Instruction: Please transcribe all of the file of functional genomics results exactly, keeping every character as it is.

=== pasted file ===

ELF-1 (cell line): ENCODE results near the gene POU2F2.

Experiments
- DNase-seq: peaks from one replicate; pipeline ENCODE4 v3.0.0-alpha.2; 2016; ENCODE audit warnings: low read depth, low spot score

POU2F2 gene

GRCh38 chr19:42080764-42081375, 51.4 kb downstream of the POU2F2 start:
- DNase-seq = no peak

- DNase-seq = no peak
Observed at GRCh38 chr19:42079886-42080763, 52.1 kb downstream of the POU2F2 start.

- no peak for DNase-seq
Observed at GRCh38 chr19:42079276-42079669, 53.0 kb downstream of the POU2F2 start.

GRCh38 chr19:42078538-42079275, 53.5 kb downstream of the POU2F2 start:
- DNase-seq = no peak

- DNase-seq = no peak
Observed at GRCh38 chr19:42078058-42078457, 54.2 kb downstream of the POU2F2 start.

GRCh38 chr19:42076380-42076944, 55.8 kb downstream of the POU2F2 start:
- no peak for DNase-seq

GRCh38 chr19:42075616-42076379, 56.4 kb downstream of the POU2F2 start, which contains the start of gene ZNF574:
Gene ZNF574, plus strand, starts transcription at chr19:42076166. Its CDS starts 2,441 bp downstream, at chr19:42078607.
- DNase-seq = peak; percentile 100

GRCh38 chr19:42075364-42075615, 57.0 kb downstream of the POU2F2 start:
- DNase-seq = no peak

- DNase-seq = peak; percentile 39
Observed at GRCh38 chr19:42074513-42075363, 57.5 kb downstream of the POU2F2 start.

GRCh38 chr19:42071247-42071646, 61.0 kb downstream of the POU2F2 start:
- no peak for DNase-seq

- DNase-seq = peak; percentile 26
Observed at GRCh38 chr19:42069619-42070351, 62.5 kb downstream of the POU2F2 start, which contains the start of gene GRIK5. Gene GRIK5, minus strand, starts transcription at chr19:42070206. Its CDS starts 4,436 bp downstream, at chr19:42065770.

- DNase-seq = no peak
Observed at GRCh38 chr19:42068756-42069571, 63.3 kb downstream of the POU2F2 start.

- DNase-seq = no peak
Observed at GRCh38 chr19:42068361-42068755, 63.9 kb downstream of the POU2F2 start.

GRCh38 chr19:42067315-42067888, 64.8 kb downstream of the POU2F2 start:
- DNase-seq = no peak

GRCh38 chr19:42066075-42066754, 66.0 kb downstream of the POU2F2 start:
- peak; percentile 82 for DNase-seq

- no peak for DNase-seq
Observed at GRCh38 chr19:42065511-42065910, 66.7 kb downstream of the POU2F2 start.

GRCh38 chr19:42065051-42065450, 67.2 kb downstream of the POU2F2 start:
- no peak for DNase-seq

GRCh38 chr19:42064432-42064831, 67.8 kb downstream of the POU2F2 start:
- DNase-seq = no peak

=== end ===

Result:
ELF-1 (cell line): ENCODE results near the gene POU2F2.

Experiments
- DNase-seq: peaks from one replicate; pipeline ENCODE4 v3.0.0-alpha.2; 2016; ENCODE audit warnings: low read depth, low spot score

POU2F2 gene

GRCh38 chr19:42080764-42081375, 51.4 kb downstream of the POU2F2 start:
- DNase-seq = no peak

- DNase-seq = no peak
Observed at GRCh38 chr19:42079886-42080763, 52.1 kb downstream of the POU2F2 start.

- no peak for DNase-seq
Observed at GRCh38 chr19:42079276-42079669, 53.0 kb downstream of the POU2F2 start.

GRCh38 chr19:42078538-42079275, 53.5 kb downstream of the POU2F2 start:
- DNase-seq = no peak

- DNase-seq = no peak
Observed at GRCh38 chr19:42078058-42078457, 54.2 kb downstream of the POU2F2 start.

GRCh38 chr19:42076380-42076944, 55.8 kb downstream of the POU2F2 start:
- no peak for DNase-seq

GRCh38 chr19:42075616-42076379, 56.4 kb downstream of the POU2F2 start, which contains the start of gene ZNF574:
Gene ZNF574, plus strand, starts transcription at chr19:42076166. Its CDS starts 2,441 bp downstream, at chr19:42078607.
- DNase-seq = peak; percentile 100

GRCh38 chr19:42075364-42075615, 57.0 kb downstream of the POU2F2 start:
- DNase-seq = no peak

- DNase-seq = peak; percentile 39
Observed at GRCh38 chr19:42074513-42075363, 57.5 kb downstream of the POU2F2 start.

GRCh38 chr19:42071247-42071646, 61.0 kb downstream of the POU2F2 start:
- no peak for DNase-seq

- DNase-seq = peak; percentile 26
Observed at GRCh38 chr19:42069619-42070351, 62.5 kb downstream of the POU2F2 start, which contains the start of gene GRIK5. Gene GRIK5, minus strand, starts transcription at chr19:42070206. Its CDS starts 4,436 bp downstream, at chr19:42065770.

- DNase-seq = no peak
Observed at GRCh38 chr19:42068756-42069571, 63.3 kb downstream of the POU2F2 start.

- DNase-seq = no peak
Observed at GRCh38 chr19:42068361-42068755, 63.9 kb downstream of the POU2F2 start.

GRCh38 chr19:42067315-42067888, 64.8 kb downstream of the POU2F2 start:
- DNase-seq = no peak

GRCh38 chr19:42066075-42066754, 66.0 kb downstream of the POU2F2 start:
- peak; percentile 82 for DNase-seq

- no peak for DNase-seq
Observed at GRCh38 chr19:42065511-42065910, 66.7 kb downstream of the POU2F2 start.

GRCh38 chr19:42065051-42065450, 67.2 kb downstream of the POU2F2 start:
- no peak for DNase-seq

GRCh38 chr19:42064432-42064831, 67.8 kb downstream of the POU2F2 start:
- DNase-seq = no peak